Trouble in paradise: has the tech bubble burst?
Mass layoffs at big tech companies have made headlines. Yet the pain isn’t universal, given numerous companies in the sector are still hiring. Andy Wright and Siobhan Farlow, Consultants in our Technology Practice, explore what’s going on.
The early stages of the pandemic provided a massive boost to the tech sector as lockdowns accelerated the shift to online for businesses and individuals alike. Things were going so well that in April 2021 the New York Times ran a piece with the bombastic headline How Big Tech Won the Pandemic.
The sentiment today is somewhat more downbeat. Facebook-owner Meta recently announced it will lay off 11,000 staff, equating to about 13% of its workforce, with CEO Mark Zuckerberg admitting he was at fault for being overoptimistic about future growth. While Twitter, following its takeover by Elon Musk, has shed more than half its staff.
The economic downturn has triggered a wave of job cuts in the fourth quarter of 2022, with US research indicating that tech is unfortunately the worst affected sector. Snapchat and Salesforce are among the high-profile names to be downsizing in the face of pressure to cut costs.
Unsurprisingly, investor confidence has weakened amid this change in climate. The tech IPO market has slumped to its lowest level since the global financial crisis of 2008, with companies deterred from seeking a listing by the decline in stock market valuations.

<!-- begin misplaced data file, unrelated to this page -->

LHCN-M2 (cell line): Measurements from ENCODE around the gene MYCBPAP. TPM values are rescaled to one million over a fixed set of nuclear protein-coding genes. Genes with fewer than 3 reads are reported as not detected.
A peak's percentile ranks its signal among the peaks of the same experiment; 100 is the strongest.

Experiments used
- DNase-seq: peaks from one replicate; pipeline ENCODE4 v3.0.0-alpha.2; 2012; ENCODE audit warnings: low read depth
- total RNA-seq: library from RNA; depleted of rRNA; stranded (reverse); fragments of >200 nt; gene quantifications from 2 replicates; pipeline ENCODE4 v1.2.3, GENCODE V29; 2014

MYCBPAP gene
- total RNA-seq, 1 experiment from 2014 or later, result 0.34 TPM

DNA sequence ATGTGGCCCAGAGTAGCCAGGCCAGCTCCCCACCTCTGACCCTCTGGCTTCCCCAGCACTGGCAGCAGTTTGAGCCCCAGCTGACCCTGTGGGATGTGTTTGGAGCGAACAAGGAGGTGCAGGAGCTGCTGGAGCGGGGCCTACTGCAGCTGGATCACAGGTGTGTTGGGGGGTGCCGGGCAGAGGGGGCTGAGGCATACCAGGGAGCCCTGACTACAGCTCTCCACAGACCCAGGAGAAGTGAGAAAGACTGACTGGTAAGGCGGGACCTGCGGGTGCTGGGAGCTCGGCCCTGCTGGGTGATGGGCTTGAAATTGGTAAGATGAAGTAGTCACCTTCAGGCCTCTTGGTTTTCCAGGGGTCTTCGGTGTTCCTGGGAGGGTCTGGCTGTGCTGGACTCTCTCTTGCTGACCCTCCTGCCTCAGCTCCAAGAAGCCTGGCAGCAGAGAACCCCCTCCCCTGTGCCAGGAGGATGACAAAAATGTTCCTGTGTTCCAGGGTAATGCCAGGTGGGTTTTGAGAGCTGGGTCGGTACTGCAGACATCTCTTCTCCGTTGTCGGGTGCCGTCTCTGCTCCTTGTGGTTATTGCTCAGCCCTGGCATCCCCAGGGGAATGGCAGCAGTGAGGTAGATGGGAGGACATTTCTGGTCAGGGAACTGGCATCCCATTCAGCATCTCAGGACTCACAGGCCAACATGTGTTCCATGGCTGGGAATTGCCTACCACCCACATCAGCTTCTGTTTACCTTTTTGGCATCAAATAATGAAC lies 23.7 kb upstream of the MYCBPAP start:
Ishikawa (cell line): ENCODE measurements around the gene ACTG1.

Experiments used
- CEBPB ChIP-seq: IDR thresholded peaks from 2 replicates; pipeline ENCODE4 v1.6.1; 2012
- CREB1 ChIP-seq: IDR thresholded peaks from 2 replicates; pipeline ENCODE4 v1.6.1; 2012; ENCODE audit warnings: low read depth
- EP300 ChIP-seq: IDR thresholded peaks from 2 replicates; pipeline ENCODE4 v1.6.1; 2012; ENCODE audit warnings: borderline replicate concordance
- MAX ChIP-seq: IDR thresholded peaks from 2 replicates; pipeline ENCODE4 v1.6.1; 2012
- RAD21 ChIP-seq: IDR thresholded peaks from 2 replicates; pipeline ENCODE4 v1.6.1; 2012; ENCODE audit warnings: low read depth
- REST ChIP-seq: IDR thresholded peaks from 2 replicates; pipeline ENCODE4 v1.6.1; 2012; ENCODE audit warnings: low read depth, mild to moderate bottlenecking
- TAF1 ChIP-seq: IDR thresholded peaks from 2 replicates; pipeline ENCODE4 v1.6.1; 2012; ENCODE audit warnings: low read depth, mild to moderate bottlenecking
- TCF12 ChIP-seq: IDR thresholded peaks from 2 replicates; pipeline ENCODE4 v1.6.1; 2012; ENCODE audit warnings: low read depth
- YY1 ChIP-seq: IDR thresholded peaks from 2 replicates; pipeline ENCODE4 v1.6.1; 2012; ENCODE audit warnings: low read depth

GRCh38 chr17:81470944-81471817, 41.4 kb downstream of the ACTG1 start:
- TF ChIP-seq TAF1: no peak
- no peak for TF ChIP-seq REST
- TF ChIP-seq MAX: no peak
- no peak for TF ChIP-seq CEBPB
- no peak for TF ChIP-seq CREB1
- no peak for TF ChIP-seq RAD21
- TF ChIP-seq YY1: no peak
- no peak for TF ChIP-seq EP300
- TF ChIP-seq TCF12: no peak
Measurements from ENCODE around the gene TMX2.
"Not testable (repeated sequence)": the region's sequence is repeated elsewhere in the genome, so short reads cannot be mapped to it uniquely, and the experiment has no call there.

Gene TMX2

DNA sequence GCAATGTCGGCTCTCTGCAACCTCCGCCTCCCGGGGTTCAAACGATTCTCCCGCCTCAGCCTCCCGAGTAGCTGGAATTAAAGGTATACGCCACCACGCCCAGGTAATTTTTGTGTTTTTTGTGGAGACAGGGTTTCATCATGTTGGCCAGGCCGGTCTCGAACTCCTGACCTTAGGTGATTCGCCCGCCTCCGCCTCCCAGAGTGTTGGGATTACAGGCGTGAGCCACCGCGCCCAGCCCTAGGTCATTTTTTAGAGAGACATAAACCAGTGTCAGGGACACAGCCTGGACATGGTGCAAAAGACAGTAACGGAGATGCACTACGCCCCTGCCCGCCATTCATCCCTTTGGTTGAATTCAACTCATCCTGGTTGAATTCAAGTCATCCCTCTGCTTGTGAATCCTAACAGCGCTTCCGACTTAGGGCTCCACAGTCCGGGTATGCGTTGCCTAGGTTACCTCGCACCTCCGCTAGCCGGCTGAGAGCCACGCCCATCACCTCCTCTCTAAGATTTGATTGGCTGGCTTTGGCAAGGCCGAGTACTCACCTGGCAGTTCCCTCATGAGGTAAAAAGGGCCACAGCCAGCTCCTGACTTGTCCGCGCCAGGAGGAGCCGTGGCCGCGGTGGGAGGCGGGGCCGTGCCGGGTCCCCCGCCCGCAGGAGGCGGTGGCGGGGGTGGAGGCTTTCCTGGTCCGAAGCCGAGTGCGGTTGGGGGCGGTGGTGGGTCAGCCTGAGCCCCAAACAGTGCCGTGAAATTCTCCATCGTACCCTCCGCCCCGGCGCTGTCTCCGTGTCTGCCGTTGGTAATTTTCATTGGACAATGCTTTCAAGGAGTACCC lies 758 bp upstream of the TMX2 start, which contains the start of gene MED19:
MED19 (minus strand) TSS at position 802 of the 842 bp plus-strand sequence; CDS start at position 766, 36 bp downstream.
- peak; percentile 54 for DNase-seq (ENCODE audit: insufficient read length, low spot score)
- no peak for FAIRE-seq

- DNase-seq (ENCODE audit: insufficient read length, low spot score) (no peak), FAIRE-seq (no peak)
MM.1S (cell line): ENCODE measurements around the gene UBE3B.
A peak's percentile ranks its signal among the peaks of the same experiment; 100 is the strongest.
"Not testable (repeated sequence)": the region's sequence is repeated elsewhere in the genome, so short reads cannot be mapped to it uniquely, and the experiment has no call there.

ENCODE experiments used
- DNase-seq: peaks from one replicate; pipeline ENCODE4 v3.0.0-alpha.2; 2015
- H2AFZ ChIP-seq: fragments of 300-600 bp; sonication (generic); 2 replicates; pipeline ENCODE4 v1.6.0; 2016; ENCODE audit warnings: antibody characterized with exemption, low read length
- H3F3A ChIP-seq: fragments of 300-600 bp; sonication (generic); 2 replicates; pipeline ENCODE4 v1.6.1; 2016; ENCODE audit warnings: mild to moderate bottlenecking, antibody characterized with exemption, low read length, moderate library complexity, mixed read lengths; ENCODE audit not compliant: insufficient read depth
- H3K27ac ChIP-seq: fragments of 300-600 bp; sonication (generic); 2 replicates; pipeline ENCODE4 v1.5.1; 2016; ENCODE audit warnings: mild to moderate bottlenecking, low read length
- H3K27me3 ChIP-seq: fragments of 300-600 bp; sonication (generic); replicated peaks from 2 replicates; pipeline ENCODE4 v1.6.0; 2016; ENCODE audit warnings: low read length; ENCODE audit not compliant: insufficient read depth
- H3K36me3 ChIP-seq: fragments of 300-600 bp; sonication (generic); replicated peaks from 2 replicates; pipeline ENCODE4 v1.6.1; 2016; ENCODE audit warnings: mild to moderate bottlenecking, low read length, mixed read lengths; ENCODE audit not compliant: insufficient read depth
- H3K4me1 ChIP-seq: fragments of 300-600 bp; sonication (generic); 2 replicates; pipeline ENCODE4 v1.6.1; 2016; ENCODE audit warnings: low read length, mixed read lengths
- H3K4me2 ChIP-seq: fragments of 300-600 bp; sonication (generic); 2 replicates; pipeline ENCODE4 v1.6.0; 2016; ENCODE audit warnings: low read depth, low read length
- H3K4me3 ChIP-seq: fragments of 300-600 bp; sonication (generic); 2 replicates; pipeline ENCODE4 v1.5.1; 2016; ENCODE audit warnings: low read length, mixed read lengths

The situation isn’t much better in the private equity/M&A market. Deal volumes are down significantly on 2021 and venture capital activity has fallen sharply, although there is a major outlier in the shape of Adobe’s proposed acquisition of Figma, which until Adobe’s share price fell on the news was set to be the biggest ever amount offered for a private US tech business.
One trend we’ve noticed is that PE investors have become more interested in building ‘virtual benches of talent’ to deploy on demand for short, sharp bursts. Generally, this is in specialist skills areas like product and commercial. In uncertain markets, this approach can be very attractive.
Our own research and personal market insight shows there’s plenty of good news as well as bad. While some firms are making cutbacks, others still enjoy strong performance and are hiring to support further growth. In our recent LinkedIn poll of 51 technology sector leaders, we found 18% to be ‘very actively’ hiring, with 29% at normal levels of hiring (compared with 25% scaling back on hiring and 27% implementing a recruitment freeze). A mixed bag for sure, but one which contains more positives than some headlines would suggest.